Over the last 40 years since their first introduction, credit cards have rapidly become one of the most used methods of payment for goods and services. This summer it is predicted that in the UK there will be a 35 percent increase in spending using plastic between the months of July and September compared with the same period last year. Many financial analysts believe that as soon as online shopping carts and credit cards can effectively process micro payments then cash is set to quickly become a thing of the past.
It seems as though credit cards have come a long way since the first Barclaycard credit card was introduced by Barclays in June 1966.
Back in 1966 half the UK population did not even possess a basic bank account, and the first cash machine was not opened until a year later, in 1967. Today there are an estimated 32 million credit card holders in the UK alone. The latest figures from APACS, the UK payment association, indicate that the average card holder now owes a total of £ 1772 on their credit card spending alone.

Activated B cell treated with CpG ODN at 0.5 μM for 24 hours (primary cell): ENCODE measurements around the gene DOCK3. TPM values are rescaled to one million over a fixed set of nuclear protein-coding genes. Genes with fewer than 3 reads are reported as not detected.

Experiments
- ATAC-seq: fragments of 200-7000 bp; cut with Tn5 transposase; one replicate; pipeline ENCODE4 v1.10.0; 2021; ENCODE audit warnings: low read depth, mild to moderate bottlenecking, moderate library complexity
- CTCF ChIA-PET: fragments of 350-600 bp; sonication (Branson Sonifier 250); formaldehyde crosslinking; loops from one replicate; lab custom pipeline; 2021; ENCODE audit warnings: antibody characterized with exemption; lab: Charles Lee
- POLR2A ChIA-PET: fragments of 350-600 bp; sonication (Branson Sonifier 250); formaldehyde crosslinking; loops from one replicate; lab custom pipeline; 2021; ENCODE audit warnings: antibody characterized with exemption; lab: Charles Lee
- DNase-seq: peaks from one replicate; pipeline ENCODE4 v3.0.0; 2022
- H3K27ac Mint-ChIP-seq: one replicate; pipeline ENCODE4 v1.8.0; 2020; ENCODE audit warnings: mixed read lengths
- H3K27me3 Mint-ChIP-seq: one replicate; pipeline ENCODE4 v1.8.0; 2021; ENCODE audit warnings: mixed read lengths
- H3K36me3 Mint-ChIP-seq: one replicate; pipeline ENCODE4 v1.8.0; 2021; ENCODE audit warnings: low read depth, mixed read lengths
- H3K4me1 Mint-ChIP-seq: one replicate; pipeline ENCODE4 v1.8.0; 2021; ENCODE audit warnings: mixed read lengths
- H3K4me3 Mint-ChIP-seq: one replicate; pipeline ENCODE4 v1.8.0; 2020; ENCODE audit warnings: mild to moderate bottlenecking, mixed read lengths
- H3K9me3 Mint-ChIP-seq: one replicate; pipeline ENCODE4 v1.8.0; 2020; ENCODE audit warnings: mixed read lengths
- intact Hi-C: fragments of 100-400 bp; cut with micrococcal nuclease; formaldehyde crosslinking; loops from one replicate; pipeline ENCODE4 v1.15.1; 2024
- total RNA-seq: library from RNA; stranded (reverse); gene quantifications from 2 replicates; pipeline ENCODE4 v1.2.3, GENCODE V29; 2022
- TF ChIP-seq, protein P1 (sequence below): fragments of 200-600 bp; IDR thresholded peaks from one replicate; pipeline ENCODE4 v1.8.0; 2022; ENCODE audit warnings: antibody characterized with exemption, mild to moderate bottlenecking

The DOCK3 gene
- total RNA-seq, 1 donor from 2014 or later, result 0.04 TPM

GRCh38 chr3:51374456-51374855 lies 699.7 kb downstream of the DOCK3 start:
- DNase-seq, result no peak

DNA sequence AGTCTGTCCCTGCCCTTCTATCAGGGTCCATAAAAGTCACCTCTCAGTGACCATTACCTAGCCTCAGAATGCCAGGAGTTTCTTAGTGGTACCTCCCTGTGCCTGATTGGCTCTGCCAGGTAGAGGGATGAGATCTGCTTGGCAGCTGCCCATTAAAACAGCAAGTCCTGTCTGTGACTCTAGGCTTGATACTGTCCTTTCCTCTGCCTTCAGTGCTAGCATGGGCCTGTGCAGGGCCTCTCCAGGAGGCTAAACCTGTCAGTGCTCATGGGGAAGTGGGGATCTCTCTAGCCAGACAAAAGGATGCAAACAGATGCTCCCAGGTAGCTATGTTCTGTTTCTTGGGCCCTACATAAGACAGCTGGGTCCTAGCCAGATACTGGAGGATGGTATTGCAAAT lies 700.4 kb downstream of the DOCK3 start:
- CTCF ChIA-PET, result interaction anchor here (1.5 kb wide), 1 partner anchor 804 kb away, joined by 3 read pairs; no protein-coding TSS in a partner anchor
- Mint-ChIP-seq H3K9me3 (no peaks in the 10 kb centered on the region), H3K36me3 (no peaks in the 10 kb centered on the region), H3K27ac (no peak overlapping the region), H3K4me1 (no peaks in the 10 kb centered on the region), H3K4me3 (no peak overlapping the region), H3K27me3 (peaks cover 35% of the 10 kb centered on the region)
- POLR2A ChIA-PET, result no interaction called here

According to a quote on Moneynet.co.uk credit card news by Patrick Muir of Morgan Stanley, "The increase in spending levels year-on-year demonstrates the rise in comfort levels in buying both big ticket and everyday purchases on credit cards. are also becoming increasingly savvy when it comes to being rewarded for the purchases they make and with a raft of schemes available, from high street discounts to cashback, spending on credit cards is becoming more appealing than debit cards. "
While 24 percent of card purchases have been spent on groceries, this summer has also seen one of the largest increases in credit card spending on trips abroad, where people have typically paid out an additional £ 110 more than 12 months ago.
The UK seems to have become a thoroughly plastic society, with consumers now using the security and flexibility that completing sales using debit and credit cards has to offer, reaching 6.2 billion transactions last year being made by card in the UK and abroad. The predictions are that plastic cards are set to increase even further over the next few years with increased online spending, greater retail usage, and with less traditional providers offering their own financial services to customers. With the use of 'physical' money, in the form of cash, rapidly reducing in its importance, it looks as though the analysts could be proved correct; maybe the completely cashless society is not that far off.